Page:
US trade deficit shrinks on soybean and auto exports

WASHINGTON: The US trade deficit narrowed by the most in 10 months in January as automotive exports rose and China likely boosted purchases of soybeans, driving the first increase in exports in four months and offering a respite to a flood of dour data on the economy.
The politically sensitive goods trade gap with China – a focus of President Donald Trump’s “America First” agenda – narrowed by the most in nearly three years as imports from the world’s No. 2 economy plunged, Commerce Department data released on Wednesday showed. It totalled $34.5 billion in January, the narrowest since June.
The reduced gap with China was the leading force behind a nearly 15 per cent improvement in the overall US trade deficit to $51.1 billion.
That larger-than-expected narrowing in the overall trade deficit was a bright spot after a raft of weak data, including retail sales, manufacturing and home-building, had economists anticipating a sharp slowdown in growth in the first quarter.
“At a minimum, the US trade deficit softens some of the blow from all of the other negative figures,” said Jennifer Lee, a senior economist at BMO Capital Markets in Toronto.
Even with the improvement, the trade deficit remains large despite Trump’s policies to significantly shrink it. The White House’s protectionist trade tariffs have left the United States mired in a bruising trade war with China and provoked retaliatory tariffs from other trading partners.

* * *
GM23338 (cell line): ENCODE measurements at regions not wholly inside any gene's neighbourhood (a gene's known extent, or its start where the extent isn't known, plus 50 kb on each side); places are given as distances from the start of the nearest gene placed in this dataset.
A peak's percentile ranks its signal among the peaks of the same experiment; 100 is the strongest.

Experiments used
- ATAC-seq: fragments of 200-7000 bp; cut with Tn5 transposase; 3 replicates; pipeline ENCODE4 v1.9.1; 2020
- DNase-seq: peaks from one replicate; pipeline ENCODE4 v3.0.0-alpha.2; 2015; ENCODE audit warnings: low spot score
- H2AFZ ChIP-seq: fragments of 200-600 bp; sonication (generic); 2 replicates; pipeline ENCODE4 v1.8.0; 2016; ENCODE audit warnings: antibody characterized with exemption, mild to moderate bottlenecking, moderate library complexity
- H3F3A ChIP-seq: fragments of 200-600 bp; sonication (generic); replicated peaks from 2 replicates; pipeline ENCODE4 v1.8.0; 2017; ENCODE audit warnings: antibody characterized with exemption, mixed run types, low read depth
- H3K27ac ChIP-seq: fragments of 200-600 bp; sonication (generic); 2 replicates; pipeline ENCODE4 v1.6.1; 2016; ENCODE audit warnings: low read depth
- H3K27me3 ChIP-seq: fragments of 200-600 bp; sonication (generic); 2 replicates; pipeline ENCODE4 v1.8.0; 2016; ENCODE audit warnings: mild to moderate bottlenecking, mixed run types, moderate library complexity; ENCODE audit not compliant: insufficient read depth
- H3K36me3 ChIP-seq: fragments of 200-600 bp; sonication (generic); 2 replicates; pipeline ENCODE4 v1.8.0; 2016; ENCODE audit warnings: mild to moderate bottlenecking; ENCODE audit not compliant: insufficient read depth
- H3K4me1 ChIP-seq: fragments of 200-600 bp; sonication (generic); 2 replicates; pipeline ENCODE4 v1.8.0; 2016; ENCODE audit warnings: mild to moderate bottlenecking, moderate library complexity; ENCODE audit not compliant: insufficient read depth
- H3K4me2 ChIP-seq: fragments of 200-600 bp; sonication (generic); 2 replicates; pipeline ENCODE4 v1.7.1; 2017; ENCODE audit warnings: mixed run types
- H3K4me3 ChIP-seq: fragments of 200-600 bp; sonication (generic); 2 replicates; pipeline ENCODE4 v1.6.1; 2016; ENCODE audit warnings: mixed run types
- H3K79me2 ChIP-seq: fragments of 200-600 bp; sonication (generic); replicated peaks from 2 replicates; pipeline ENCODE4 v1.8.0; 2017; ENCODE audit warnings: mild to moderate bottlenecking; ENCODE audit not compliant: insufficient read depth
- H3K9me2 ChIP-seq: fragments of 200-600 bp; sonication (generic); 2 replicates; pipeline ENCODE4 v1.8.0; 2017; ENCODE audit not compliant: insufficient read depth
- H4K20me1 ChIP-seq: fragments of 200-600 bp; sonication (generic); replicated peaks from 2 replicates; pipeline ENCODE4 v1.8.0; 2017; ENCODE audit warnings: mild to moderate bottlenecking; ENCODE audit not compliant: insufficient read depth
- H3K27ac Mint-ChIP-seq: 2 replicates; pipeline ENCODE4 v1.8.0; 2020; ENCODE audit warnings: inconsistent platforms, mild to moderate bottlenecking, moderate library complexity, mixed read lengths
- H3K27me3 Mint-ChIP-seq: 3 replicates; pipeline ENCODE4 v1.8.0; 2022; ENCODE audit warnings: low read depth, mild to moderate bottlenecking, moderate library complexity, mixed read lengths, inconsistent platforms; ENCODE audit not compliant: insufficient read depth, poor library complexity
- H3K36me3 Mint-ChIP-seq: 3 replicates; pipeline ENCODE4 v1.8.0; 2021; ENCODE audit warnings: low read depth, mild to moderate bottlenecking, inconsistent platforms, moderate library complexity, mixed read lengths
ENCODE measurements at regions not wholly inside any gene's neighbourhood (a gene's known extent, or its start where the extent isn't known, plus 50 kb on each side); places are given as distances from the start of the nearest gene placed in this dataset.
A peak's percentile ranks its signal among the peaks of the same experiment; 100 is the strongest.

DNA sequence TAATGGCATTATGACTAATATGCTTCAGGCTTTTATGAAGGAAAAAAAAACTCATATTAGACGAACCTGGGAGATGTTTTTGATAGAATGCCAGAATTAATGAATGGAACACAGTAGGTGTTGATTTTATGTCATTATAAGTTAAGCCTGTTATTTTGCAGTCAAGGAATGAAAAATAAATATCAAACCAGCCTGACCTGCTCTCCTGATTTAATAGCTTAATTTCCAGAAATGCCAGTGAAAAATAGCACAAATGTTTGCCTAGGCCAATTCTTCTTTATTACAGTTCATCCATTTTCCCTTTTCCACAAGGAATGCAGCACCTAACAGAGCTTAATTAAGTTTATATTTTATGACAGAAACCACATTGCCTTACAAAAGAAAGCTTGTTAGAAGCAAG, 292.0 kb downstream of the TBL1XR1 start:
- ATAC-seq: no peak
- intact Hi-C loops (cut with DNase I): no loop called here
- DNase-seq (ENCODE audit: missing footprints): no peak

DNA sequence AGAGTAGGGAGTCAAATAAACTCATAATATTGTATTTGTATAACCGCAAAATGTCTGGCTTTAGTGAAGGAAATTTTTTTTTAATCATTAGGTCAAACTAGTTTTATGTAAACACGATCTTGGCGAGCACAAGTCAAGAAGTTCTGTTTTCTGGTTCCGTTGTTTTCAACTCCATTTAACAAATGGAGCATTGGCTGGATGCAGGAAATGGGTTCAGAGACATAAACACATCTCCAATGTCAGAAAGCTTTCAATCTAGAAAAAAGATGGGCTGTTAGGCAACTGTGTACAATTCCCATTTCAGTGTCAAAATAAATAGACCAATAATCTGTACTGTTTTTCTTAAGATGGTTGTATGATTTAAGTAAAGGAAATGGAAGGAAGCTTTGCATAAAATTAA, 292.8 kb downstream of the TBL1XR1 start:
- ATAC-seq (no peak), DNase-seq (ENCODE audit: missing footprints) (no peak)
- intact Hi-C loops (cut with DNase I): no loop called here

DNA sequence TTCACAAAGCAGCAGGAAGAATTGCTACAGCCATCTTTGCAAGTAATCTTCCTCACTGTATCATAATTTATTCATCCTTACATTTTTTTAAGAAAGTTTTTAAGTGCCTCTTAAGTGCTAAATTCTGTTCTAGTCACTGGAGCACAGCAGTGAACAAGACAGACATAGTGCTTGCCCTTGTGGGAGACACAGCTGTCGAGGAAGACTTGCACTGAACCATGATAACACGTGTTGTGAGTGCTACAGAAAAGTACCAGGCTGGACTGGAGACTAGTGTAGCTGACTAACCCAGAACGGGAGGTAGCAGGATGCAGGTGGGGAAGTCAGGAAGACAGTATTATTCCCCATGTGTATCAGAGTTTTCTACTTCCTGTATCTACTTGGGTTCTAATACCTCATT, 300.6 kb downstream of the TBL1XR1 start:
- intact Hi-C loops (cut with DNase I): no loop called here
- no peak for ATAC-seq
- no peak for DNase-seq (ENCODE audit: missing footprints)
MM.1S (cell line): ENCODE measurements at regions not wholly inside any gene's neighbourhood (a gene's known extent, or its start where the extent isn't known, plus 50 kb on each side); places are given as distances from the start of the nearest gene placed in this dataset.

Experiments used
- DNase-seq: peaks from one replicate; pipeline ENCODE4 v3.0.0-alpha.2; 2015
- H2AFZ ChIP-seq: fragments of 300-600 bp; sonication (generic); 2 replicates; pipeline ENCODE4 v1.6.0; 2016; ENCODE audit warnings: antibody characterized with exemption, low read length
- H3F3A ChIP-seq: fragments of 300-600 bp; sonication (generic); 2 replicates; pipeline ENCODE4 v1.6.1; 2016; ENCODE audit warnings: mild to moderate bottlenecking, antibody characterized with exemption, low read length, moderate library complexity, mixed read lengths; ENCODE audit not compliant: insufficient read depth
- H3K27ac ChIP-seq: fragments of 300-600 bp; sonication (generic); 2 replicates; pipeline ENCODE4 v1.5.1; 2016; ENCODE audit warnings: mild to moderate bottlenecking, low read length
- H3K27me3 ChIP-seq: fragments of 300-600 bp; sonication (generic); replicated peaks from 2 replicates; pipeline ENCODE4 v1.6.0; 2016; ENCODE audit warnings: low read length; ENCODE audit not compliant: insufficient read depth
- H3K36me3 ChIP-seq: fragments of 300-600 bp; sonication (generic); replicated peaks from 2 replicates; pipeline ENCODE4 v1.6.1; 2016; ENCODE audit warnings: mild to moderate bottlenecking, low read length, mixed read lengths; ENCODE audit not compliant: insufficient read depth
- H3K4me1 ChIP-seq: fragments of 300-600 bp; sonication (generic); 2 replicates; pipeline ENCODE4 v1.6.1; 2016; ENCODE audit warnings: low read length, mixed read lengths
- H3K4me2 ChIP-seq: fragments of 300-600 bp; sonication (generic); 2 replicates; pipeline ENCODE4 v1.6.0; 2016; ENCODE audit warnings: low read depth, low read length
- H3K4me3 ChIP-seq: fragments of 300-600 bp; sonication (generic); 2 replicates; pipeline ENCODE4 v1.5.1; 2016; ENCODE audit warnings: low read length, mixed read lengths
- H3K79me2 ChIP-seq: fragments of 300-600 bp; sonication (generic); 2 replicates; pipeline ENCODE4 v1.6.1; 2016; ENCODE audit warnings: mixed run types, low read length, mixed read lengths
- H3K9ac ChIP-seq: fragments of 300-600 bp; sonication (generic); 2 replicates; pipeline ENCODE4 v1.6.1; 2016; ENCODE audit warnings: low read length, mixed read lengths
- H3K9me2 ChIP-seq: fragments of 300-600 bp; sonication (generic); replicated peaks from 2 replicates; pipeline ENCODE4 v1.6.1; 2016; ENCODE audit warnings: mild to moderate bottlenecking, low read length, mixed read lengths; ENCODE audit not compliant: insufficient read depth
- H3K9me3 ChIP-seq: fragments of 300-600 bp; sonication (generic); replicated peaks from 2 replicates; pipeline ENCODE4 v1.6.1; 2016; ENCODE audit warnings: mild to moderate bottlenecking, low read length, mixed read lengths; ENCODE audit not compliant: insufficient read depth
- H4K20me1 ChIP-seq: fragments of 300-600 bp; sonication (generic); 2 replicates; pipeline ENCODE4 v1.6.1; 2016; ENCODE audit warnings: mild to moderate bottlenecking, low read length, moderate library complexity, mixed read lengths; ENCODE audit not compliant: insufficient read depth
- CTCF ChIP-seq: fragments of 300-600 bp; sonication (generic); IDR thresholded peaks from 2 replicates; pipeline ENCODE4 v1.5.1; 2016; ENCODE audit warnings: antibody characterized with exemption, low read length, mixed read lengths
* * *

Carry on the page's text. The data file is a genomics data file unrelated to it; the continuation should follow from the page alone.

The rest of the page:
The Commerce Department said the trade deficit declined 14.6 per cent, the largest drop since March 2018, to $51.1 billion also as increased domestic oil production and lower crude prices curbed the import bill. Economists polled by Reuters had forecast the trade gap narrowing to $57.0 billion in January.
Washington last year imposed tariffs on $250 billion worth of goods imported from China, with Beijing striking back with duties on $110 billion worth of American products, including soybeans and other commodities.
Trump has delayed tariffs on $200 billion worth of Chinese imports as negotiations to resolve the eight-month trade war continue, with Beijing pledging to resume bulk purchases of soybeans after cancelling orders at the peak of the trade fight.
US Trade Representative Robert Lighthizer and Treasury Secretary Steven Mnuchin are expected in China this week for another round of talks with Chinese Vice Premier Liu He.
The trade deficit with China fell 6.4 per cent in January. US imports from China had surged in prior months as American businesses front-loaded shipments of goods like household furniture and appliances in anticipation of more duties. — Reuters